Millions of older Americans depend on Social Security to provide the income they need in retirement, so any negative news surrounding the program is potentially cause for alarm. That's why the most recent Social Security Board of Trustees' report is somewhat concerning. According to the Board's latest projections, Social Security's combined trust funds will be depleted in 2034, which is consistent with last year's findings. But while this certainly isn't good news, it doesn't mean that Social Security will be going away in its entirety.


How Social Security and its trust funds work

Social Security is a pay-as-you-go system. Current workers are subject to taxes on up to $118,500 of their income, and those taxes are used to pay today's Social Security beneficiaries. When today's workers retire, they, too, get to collect the benefits that other people's taxed wages are paying for. The problem with this system is that in recent years, more people (specifically, baby boomers) have been exiting the workforce than entering it, and if this trend continues as expected, the total amount collected in Social Security taxes won't be enough to keep up with retiree benefits.

That's where the trust funds come in. Social Security taxes are deposited into specific accounts from which benefits are paid. The funds' assets are then invested in special interest-bearing Treasury bonds that are redeemable when the funds need to be tapped.

While Social Security's total income is projected to exceed its total costs through 2019, starting then, money will need to be drawn from the trust funds to cover the program's anticipated income shortfall. And though there's enough money in the trust funds to keep paying beneficiaries until 2034, at that point, the fund's reserves are expected to be depleted. When this happens, the only income source for the program will be the money it collects via taxes.

Now the good news here is that anticipated tax revenues should be enough to pay 75% of scheduled benefits once the trust funds run out. The bad news, however, is that for those who rely on Social Security as their sole source of income, a 25% reduction in benefits could be downright catastrophic.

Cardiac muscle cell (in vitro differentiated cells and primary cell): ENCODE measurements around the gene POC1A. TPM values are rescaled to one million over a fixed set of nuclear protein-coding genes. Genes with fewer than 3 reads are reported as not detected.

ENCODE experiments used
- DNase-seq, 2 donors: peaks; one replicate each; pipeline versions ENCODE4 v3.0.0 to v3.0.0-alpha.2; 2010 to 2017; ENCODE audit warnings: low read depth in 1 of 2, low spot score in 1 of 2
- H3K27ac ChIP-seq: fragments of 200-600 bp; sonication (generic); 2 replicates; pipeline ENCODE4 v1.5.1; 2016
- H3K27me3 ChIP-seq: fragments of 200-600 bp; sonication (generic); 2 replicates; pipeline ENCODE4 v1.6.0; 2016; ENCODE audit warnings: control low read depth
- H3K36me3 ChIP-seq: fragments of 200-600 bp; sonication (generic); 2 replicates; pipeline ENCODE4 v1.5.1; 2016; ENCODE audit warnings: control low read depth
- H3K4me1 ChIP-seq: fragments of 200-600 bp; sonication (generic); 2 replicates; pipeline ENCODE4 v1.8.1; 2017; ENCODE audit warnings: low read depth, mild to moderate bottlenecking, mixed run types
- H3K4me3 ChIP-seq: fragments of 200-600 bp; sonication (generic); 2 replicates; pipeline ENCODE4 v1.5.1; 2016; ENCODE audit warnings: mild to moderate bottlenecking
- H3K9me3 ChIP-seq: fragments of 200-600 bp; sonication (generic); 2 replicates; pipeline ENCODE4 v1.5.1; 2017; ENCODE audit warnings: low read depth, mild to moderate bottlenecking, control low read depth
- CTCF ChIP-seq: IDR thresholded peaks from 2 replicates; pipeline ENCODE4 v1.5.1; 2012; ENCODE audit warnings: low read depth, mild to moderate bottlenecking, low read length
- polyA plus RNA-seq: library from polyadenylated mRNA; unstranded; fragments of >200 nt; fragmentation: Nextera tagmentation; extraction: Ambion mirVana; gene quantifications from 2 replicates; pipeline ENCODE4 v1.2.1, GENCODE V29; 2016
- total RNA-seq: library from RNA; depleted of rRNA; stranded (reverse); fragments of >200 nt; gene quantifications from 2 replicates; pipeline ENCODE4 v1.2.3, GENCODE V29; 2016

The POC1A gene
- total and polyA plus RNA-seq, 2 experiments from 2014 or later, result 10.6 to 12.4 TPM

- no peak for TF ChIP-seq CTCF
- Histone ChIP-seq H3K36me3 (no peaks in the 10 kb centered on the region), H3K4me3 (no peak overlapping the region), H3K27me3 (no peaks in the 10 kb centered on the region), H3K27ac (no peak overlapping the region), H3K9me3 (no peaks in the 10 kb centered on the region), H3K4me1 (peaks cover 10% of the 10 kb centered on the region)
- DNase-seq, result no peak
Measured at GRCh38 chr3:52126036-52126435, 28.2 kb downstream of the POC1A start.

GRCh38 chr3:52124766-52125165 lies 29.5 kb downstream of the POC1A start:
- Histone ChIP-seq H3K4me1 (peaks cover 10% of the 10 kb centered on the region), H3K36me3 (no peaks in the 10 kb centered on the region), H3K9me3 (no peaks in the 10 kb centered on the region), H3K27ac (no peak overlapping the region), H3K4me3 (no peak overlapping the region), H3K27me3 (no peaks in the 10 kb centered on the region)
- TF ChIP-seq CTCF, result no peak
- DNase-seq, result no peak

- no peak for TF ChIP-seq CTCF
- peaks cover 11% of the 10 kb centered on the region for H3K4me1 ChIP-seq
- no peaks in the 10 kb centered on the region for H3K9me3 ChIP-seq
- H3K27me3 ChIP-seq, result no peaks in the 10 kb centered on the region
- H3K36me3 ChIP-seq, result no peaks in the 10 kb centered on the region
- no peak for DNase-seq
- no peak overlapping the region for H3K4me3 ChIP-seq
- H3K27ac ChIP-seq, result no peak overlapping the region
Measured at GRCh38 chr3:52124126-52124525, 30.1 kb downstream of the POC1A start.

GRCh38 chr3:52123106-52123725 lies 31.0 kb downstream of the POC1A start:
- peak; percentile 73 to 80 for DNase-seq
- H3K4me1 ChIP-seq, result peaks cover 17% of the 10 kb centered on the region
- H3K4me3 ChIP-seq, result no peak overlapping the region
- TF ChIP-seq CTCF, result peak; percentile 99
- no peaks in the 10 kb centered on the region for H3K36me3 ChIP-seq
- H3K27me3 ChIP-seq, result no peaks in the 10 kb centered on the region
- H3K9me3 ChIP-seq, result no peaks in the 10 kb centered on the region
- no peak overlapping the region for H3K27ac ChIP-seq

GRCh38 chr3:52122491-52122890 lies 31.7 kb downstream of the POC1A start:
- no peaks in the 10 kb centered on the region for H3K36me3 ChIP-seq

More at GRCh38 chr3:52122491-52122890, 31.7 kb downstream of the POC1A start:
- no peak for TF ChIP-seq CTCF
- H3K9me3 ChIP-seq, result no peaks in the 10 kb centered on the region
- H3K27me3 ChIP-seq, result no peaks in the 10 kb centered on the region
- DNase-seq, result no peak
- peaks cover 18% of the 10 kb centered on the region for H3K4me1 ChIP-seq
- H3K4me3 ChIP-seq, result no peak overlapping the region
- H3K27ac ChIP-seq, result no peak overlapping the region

Retirees are falling short on savings

The National Academy of Social Insurance reports that as many as 65% of beneficiaries rely on Social Security for the majority of their retirement income. Even more frighteningly, Social Security represents the sole source of income for almost 25% of those 65 and older.

While today's retirees may not have to worry about a sudden 25% reduction in benefits, for future retirees, it's a very real possibility -- which means that those set to retire in 2034 or later need to take matters into their own hands and start saving independently. Currently, an estimated 33% of Americans have absolutely no retirement savings, while 23% admit to having less than $10,000 saved. This collective failure to save, coupled with the widespread disappearance of pensions and other such forms of retirement income, is forcing more and more Americans to put their faith in Social Security. But even without a reduction in benefits on the table, today's average beneficiary receives just $1,341 in monthly Social Security income. For many Americans, that just isn't enough to live on.

Start saving today

Unless you're willing to risk running out of money in retirement, your best bet is to forget about Social Security -- even though the program is expected to continue paying out the majority of its benefits for the foreseeable future. Even in its current state, Social Security is only designed to replace about 40% of the average worker's pre-retirement income. Most people need 70% or more of their pre-retirement income to keep up with living costs once they're no longer working. If you're looking at retiring in 2034 or later -- which means you might face a 25% benefits reduction -- you'll need to work even harder to bridge that gap.

But here's the bright side: If you're not planning to retire till 2034, it means you still have a decent amount of time to amass some savings. If you manage to save $200 a month starting tomorrow, invest it, and generate an average annual return of 8%, in 18 years, you'll have about $90,000 for retirement. Save $500 a month, and you'll have a cool $225,000 by the time retirement rolls around.

Even if future Social Security benefits do take a hit when the trust funds run out, you won't suffer from that shortfall if you're smart about saving on your own. And the sooner you begin, the better your chances of achieving financial security when it's your turn to retire.